sometimes this book made me laugh out loud. I read it on an airplane and my fellow passangers occasionally looked at me like they wanted me to die

mostly though, i felt positively about reading this book. i felt like megan boyle was talking to me, the way you somtimes feel when you read something you kind of identify with. i hope to read more of her stuff in the future
Profile Image for Brisa.
8 reviews7 followers
December 4, 2011
“Selected, Unpublished Blog Posts of a Mexican Panda Express Employee” reveals a young woman’s perspective on her life regarding work, college, relationships, and just plain living through a series of blog entries. There are many random anecdotes about life which we all think about, but very few choose to write about in this particular form. I’m glad that I received it as part of the First-Reads program! What I especially loved about this work is that it is presented as a roller coaster of raw, unapologetic emotion, with moments of randomness, excitement, dissension and love that make it unconventional, but definitely a great read.

There’s an entry on Valentine’s Day, which really isn’t funny at all, but I laughed and then felt extremely bewildered within a matter of seconds at just how random and thought-provoking it was. Megan determined that there was an 87% chance that the guy she was sitting next to in Starbucks was homeless based on his appearance. The odds of just throwing out that statistic as opposed to another number, seemed momentarily hilarious. What really took me aback was her statement on love, saying, “if i was never told there was something i needed called ‘love’ would i feel like i need to have it?” It was simply stated, but held such a power philosophical stance, that it actually had me pondering for a few minutes.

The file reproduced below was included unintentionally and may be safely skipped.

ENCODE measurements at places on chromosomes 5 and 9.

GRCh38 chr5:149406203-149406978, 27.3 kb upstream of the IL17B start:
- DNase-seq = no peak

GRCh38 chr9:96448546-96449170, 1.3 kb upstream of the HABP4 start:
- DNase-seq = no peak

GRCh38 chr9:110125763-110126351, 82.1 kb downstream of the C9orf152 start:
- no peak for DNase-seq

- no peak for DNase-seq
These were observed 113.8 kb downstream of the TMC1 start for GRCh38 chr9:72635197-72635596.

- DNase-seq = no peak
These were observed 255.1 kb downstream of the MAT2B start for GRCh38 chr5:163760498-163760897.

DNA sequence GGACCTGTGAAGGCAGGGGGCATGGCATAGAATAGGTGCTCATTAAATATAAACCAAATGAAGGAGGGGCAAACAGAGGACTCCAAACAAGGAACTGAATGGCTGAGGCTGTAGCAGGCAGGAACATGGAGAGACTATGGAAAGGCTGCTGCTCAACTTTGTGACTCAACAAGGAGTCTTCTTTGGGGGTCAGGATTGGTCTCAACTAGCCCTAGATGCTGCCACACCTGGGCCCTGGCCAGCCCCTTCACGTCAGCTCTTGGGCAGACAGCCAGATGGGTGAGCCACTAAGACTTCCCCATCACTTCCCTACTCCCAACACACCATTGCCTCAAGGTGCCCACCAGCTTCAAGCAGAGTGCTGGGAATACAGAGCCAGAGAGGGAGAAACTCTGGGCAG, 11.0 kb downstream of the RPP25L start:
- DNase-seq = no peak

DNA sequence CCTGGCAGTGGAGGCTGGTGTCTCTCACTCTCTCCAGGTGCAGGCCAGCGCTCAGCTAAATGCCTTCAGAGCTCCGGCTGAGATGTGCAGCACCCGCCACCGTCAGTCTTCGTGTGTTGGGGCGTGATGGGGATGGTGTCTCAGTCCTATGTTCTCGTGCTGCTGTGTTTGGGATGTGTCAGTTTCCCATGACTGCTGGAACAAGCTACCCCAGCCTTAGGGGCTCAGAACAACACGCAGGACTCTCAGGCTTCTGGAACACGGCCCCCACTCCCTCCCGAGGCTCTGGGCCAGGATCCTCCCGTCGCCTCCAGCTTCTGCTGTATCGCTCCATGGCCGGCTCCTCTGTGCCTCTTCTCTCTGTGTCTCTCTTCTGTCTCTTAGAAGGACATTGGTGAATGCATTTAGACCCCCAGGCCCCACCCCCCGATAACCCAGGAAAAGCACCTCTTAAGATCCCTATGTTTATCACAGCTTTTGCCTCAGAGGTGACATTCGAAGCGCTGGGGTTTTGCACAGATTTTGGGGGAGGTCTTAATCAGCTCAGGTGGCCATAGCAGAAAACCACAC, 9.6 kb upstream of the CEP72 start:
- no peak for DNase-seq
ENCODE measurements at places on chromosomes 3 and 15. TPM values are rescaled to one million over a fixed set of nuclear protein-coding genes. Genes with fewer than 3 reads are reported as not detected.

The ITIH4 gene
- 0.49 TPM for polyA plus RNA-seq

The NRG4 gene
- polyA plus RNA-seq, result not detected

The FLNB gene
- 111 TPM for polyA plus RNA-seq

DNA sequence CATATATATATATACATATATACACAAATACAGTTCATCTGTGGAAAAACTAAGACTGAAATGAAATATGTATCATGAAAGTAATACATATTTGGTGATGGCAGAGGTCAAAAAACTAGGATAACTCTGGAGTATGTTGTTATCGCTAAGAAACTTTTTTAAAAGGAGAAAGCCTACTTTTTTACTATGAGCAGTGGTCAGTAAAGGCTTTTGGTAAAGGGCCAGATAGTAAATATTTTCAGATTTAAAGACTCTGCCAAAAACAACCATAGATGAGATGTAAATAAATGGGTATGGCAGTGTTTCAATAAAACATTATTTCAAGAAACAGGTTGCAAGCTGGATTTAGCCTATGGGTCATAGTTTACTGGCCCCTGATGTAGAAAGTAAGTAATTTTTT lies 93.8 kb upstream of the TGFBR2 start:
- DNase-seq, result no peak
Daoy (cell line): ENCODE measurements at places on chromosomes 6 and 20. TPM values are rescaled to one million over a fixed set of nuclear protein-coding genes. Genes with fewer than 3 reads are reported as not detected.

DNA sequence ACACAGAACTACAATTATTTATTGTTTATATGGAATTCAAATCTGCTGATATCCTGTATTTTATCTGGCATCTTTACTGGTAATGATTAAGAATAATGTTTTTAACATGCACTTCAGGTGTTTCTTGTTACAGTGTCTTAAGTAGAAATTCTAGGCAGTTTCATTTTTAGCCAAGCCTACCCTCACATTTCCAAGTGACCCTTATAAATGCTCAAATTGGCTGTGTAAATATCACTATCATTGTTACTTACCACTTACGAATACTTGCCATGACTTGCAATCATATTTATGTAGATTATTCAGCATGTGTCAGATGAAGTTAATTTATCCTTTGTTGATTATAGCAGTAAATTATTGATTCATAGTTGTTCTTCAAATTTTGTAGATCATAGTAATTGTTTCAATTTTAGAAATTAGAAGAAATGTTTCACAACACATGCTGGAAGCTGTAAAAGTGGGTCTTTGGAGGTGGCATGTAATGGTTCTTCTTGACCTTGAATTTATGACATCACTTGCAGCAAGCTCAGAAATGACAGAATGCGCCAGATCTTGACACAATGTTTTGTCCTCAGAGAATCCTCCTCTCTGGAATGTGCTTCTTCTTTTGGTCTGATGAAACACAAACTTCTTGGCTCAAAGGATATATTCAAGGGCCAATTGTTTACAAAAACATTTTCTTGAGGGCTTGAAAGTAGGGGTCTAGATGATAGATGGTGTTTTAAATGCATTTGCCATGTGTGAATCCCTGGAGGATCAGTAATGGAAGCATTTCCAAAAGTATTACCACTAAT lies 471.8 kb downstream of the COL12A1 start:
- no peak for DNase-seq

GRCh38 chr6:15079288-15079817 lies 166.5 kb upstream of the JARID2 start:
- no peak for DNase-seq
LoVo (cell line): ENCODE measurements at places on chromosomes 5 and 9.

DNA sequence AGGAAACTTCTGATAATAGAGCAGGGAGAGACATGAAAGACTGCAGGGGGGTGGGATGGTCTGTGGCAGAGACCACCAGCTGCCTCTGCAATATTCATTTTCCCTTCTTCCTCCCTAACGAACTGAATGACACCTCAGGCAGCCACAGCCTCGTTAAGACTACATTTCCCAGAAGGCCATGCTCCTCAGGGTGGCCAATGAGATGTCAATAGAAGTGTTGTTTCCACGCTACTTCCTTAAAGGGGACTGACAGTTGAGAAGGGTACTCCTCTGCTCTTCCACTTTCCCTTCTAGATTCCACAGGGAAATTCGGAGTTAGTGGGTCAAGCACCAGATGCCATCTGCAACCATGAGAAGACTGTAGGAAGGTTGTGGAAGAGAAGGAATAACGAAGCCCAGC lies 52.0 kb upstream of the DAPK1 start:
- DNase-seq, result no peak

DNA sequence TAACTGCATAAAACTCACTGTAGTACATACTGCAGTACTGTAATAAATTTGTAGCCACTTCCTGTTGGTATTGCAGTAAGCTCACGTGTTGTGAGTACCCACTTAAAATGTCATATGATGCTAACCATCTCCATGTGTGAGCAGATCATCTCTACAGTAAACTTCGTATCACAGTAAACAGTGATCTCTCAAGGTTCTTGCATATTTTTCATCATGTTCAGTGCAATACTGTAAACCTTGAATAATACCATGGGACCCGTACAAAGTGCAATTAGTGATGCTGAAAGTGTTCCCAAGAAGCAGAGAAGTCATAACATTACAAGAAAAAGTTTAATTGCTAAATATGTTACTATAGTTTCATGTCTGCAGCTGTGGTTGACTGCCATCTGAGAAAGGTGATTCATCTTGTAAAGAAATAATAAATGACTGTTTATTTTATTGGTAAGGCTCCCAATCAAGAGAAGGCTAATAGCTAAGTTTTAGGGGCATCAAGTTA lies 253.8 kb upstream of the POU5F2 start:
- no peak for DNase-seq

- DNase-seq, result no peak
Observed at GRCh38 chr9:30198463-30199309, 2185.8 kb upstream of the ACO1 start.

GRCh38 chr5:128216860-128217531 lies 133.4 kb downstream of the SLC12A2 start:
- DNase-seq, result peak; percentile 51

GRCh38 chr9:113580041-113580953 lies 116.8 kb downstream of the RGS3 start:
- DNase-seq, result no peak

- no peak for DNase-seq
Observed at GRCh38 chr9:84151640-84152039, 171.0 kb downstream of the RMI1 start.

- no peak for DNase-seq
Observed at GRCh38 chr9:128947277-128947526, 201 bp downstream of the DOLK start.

There were several instances where I would read an entry, and my response of, “What the hell?”, would be more than appropriate. Well, “several instances” probably equates to half of the book, but this is what kept it interesting!

Awesome work Megan!
Profile Image for Curtis.
285 reviews4 followers
November 18, 2012
This book sparked my creativity and provided a lot of writing prompts. Selected Unpublished Blog Posts of a Mexican Panda Express Employee is funny, relatable, and a little sad. Imagine the pretty girl you've admired from afar, then imagine an intimate peek inside her world.

Lately, I've been listening to Juliana Hatfield's new album and I've decided that Megan Boyle might be the literary equivalent. Hatfield's first solo album, 1992's "Hey Babe," was an impressive, confessional debut full of hooks and self-doubt. The album garnered plenty of attention; yet, it was her next album- 1993's "Be Come What You Are" that really put her on the map. If this book is Boyle's "Hey Babe," I can't wait to read what's next.